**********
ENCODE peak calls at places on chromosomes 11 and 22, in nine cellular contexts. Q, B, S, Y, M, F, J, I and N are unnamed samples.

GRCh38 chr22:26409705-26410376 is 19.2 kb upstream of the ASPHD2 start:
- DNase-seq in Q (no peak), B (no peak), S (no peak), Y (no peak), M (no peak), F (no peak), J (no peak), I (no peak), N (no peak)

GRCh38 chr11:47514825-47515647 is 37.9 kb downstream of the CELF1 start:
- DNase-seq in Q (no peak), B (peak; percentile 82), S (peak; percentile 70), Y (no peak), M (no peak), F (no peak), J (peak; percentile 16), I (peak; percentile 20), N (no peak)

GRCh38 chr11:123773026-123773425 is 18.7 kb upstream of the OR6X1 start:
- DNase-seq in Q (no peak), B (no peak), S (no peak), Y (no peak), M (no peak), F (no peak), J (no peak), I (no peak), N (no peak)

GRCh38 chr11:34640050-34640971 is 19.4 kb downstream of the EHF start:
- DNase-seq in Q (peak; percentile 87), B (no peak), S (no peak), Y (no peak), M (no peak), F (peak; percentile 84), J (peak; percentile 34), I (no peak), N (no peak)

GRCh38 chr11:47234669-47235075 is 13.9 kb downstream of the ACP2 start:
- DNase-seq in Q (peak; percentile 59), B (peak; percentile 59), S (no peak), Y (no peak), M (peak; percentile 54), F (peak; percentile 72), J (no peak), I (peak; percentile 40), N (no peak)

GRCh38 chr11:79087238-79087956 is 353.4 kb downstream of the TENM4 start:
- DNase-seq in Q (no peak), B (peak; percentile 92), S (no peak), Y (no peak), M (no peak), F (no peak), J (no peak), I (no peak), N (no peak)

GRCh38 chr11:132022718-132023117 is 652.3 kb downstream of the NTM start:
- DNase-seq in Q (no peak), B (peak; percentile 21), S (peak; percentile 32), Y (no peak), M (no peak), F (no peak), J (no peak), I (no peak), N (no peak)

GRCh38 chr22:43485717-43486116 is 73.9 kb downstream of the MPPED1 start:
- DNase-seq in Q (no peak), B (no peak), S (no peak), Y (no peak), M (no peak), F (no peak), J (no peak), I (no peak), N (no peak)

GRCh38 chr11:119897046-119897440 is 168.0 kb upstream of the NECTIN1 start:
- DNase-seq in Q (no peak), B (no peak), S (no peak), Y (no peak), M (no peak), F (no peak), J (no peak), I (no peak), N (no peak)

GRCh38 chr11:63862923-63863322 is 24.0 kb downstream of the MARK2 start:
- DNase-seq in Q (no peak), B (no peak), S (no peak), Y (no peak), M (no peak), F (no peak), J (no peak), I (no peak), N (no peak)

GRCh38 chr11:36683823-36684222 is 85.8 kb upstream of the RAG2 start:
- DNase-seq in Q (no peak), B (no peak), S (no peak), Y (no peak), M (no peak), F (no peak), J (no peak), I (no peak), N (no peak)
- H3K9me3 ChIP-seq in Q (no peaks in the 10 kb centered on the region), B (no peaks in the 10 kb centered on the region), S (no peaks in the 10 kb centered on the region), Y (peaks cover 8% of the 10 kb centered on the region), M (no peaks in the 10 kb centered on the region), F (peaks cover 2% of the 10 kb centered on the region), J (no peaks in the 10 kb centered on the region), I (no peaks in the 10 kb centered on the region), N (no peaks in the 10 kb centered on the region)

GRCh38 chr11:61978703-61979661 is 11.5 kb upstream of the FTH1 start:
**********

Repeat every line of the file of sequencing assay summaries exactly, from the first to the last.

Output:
ENCODE peak calls at places on chromosomes 11 and 22, in nine cellular contexts. Q, B, S, Y, M, F, J, I and N are unnamed samples.

GRCh38 chr22:26409705-26410376 is 19.2 kb upstream of the ASPHD2 start:
- DNase-seq in Q (no peak), B (no peak), S (no peak), Y (no peak), M (no peak), F (no peak), J (no peak), I (no peak), N (no peak)

GRCh38 chr11:47514825-47515647 is 37.9 kb downstream of the CELF1 start:
- DNase-seq in Q (no peak), B (peak; percentile 82), S (peak; percentile 70), Y (no peak), M (no peak), F (no peak), J (peak; percentile 16), I (peak; percentile 20), N (no peak)

GRCh38 chr11:123773026-123773425 is 18.7 kb upstream of the OR6X1 start:
- DNase-seq in Q (no peak), B (no peak), S (no peak), Y (no peak), M (no peak), F (no peak), J (no peak), I (no peak), N (no peak)

GRCh38 chr11:34640050-34640971 is 19.4 kb downstream of the EHF start:
- DNase-seq in Q (peak; percentile 87), B (no peak), S (no peak), Y (no peak), M (no peak), F (peak; percentile 84), J (peak; percentile 34), I (no peak), N (no peak)

GRCh38 chr11:47234669-47235075 is 13.9 kb downstream of the ACP2 start:
- DNase-seq in Q (peak; percentile 59), B (peak; percentile 59), S (no peak), Y (no peak), M (peak; percentile 54), F (peak; percentile 72), J (no peak), I (peak; percentile 40), N (no peak)

GRCh38 chr11:79087238-79087956 is 353.4 kb downstream of the TENM4 start:
- DNase-seq in Q (no peak), B (peak; percentile 92), S (no peak), Y (no peak), M (no peak), F (no peak), J (no peak), I (no peak), N (no peak)

GRCh38 chr11:132022718-132023117 is 652.3 kb downstream of the NTM start:
- DNase-seq in Q (no peak), B (peak; percentile 21), S (peak; percentile 32), Y (no peak), M (no peak), F (no peak), J (no peak), I (no peak), N (no peak)

GRCh38 chr22:43485717-43486116 is 73.9 kb downstream of the MPPED1 start:
- DNase-seq in Q (no peak), B (no peak), S (no peak), Y (no peak), M (no peak), F (no peak), J (no peak), I (no peak), N (no peak)

GRCh38 chr11:119897046-119897440 is 168.0 kb upstream of the NECTIN1 start:
- DNase-seq in Q (no peak), B (no peak), S (no peak), Y (no peak), M (no peak), F (no peak), J (no peak), I (no peak), N (no peak)

GRCh38 chr11:63862923-63863322 is 24.0 kb downstream of the MARK2 start:
- DNase-seq in Q (no peak), B (no peak), S (no peak), Y (no peak), M (no peak), F (no peak), J (no peak), I (no peak), N (no peak)

GRCh38 chr11:36683823-36684222 is 85.8 kb upstream of the RAG2 start:
- DNase-seq in Q (no peak), B (no peak), S (no peak), Y (no peak), M (no peak), F (no peak), J (no peak), I (no peak), N (no peak)
- H3K9me3 ChIP-seq in Q (no peaks in the 10 kb centered on the region), B (no peaks in the 10 kb centered on the region), S (no peaks in the 10 kb centered on the region), Y (peaks cover 8% of the 10 kb centered on the region), M (no peaks in the 10 kb centered on the region), F (peaks cover 2% of the 10 kb centered on the region), J (no peaks in the 10 kb centered on the region), I (no peaks in the 10 kb centered on the region), N (no peaks in the 10 kb centered on the region)

GRCh38 chr11:61978703-61979661 is 11.5 kb upstream of the FTH1 start: